• For academic or personal research use, select 'Academic and Personal'
      • For corporate R&D use, select 'Corporate R&D Professionals'

      Subscribe:

      Subscribe to American Journal of Obstetrics & Gynecology
      Already a print subscriber? Claim online access
      Already an online subscriber? Sign in
      Institutional Access: Sign in to ScienceDirect

      References

      1. Population Reports. Oral contraceptives. Baltimore: John Hopkins University 1982; Series 6: 191.

        • Back DJ
        • Breckenridge AM
        • Crawford FE
        • et al.
        An investigation of the pharmacokinetics of ethynylestradiol in women using radioimmunoassay.
        Contraception. 1979; 20: 263-273
        • de la Pena A
        • Chenault CB
        • Goldzieher J
        Radioimmunoassay of unconjugated plasma ethynylestradiol in women given a single dose of ethinylestradiol or mestranol.
        Steroids. 1975; 25: 773-780
        • Düsterberg R
        • Hümpel M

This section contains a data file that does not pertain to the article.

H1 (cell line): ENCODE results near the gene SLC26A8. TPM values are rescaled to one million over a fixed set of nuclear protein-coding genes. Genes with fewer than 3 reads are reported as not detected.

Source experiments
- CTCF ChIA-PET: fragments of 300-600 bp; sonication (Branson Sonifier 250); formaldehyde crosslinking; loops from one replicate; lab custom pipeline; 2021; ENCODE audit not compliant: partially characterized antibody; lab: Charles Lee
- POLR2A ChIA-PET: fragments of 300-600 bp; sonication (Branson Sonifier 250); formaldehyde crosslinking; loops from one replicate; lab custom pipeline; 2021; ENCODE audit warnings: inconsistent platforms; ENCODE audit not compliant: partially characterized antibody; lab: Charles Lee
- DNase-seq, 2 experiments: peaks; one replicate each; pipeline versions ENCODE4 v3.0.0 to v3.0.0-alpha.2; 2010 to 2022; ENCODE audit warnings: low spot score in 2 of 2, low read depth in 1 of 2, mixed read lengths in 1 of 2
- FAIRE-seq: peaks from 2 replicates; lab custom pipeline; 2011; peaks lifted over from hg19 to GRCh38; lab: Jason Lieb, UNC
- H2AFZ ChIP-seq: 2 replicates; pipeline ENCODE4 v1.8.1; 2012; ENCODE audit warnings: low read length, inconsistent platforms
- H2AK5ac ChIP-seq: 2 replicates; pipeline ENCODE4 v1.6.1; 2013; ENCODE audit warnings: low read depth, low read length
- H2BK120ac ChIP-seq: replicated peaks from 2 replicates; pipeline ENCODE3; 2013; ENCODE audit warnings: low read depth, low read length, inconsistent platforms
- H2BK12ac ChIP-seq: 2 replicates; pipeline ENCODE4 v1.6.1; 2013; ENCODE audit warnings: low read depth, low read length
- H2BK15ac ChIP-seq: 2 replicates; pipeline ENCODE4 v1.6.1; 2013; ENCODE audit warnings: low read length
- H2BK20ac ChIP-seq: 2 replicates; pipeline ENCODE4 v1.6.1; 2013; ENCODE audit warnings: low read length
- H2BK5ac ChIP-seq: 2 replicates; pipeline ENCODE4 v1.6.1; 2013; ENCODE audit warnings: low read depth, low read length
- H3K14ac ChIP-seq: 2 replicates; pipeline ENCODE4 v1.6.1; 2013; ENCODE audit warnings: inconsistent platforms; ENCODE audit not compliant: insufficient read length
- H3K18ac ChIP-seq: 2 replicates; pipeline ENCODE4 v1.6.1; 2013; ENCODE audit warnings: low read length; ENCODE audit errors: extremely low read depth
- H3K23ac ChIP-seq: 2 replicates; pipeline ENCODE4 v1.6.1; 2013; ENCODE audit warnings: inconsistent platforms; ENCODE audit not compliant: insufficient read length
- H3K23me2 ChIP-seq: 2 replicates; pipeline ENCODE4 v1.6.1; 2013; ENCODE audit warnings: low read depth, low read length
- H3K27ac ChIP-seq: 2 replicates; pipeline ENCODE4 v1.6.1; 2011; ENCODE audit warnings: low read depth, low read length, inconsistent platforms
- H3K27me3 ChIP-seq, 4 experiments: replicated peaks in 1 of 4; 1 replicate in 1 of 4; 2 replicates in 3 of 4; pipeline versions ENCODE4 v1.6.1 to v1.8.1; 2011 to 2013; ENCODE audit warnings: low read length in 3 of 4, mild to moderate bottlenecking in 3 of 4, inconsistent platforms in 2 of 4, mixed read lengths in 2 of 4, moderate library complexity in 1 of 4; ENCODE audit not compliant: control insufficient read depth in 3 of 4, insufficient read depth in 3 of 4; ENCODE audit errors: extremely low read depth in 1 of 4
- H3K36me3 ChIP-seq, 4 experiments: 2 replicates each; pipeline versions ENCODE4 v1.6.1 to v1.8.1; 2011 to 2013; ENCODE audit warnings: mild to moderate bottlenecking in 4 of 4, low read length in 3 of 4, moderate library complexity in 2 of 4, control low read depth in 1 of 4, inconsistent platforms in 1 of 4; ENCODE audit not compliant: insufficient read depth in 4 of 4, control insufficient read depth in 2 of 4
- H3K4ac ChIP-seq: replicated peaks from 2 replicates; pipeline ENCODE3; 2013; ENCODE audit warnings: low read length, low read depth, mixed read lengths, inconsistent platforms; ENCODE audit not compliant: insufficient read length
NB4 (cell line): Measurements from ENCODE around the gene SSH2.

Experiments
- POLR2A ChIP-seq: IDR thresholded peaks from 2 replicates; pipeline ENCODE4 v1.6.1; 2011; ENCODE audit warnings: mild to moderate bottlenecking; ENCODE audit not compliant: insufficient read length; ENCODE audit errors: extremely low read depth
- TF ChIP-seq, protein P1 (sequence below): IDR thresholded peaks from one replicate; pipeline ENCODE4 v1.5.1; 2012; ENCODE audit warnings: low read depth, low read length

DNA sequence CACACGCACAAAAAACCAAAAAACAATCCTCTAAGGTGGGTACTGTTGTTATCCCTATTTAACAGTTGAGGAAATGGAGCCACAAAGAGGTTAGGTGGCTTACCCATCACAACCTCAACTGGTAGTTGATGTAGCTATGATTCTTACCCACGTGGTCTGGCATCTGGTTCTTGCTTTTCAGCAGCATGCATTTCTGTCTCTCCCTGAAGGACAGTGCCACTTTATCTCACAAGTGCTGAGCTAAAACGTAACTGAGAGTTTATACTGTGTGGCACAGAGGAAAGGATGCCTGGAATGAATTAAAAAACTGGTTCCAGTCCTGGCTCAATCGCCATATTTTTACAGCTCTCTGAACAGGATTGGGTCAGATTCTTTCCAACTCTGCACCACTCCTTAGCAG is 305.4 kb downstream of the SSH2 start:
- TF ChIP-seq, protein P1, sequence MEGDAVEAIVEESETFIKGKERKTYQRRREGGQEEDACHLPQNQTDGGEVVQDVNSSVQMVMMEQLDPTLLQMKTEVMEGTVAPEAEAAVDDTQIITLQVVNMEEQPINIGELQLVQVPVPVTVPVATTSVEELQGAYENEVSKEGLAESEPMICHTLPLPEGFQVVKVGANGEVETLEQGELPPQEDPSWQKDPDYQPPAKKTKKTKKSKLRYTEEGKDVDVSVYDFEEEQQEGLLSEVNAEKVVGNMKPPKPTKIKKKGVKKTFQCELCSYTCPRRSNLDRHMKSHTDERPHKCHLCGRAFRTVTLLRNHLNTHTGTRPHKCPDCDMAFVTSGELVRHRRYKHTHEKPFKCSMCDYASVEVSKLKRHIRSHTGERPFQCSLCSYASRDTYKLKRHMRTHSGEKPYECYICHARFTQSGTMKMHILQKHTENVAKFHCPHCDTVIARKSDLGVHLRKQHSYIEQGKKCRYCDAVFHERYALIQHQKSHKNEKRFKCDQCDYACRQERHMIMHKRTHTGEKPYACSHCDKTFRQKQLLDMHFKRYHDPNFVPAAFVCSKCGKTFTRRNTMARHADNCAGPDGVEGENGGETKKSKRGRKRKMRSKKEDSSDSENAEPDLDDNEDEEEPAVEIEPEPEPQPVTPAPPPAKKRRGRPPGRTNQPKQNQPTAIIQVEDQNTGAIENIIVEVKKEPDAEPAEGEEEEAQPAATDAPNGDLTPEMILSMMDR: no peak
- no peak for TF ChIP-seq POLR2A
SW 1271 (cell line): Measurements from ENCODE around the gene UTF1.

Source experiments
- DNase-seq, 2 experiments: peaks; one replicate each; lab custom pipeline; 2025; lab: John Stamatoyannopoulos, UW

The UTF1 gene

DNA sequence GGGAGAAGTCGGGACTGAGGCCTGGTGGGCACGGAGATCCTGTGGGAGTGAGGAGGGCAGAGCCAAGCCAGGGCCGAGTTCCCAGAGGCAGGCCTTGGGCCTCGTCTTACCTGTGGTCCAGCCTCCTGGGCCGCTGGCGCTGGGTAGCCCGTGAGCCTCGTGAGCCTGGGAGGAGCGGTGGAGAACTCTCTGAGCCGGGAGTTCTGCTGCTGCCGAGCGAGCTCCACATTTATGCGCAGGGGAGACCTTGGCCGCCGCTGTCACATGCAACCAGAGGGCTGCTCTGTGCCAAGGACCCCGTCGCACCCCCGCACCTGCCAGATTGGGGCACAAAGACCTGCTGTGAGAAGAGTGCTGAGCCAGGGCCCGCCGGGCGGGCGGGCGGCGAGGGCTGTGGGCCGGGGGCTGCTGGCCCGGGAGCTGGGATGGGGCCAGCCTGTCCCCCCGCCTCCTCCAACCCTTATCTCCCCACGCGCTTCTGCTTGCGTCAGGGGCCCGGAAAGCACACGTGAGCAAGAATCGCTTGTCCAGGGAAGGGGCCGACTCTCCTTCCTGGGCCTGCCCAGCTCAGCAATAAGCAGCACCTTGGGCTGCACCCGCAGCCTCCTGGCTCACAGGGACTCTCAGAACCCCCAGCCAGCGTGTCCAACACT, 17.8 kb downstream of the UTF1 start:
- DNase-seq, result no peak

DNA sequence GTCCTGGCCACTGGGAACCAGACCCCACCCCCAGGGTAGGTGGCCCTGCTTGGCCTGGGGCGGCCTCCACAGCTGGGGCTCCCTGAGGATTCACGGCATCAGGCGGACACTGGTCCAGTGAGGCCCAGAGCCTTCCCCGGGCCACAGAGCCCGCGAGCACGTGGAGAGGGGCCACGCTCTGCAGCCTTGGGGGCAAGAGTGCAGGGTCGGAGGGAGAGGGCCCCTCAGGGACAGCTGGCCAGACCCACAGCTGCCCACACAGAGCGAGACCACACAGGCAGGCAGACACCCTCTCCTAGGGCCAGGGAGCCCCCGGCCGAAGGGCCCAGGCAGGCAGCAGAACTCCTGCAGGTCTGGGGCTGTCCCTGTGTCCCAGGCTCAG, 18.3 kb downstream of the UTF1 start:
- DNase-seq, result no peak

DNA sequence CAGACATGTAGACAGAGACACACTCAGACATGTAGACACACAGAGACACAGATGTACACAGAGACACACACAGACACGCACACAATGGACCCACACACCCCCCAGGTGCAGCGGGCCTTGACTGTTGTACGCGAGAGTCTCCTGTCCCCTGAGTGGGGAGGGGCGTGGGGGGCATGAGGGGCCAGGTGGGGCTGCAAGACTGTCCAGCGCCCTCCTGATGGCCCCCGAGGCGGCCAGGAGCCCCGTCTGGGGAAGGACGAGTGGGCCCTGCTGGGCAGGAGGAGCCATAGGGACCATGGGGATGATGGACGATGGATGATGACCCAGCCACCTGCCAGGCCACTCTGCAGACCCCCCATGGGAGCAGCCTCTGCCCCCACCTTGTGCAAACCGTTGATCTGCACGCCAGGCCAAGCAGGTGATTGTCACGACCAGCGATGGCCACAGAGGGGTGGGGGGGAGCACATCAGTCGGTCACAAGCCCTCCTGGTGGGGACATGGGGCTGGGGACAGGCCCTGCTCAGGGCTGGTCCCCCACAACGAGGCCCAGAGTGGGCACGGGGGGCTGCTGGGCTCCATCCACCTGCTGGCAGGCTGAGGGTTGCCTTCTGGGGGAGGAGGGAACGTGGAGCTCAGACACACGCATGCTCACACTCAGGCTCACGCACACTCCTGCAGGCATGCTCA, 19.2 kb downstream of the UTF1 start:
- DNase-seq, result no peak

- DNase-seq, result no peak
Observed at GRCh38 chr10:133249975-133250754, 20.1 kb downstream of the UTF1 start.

• Wendt H
        Plasma levels of active ingredients after single and repeated administration of a new oral contraceptive containing 2 mg of cyproterone acetate and 50 µg of ethinylestradiol (Diane) to five young women.
        Acta Obstet Gynecol Scand (Suppl). 1979; 88: 27-31
        • Goldzieher JW
        • Dozier TS
        • de la Pena A
        • et al.
        Plasma levels and pharmacokinetics of ethinylestrogens in various populations.
        Contraception. 1980; 21: 1-16
        • Nilsson S
        • Nygren KG
        • Johansson EDB
        Ethinyl estradiol in human milk and plasma after oral administration.
        Contraception. 1978; 17: 131-139
        • Pasqualini JR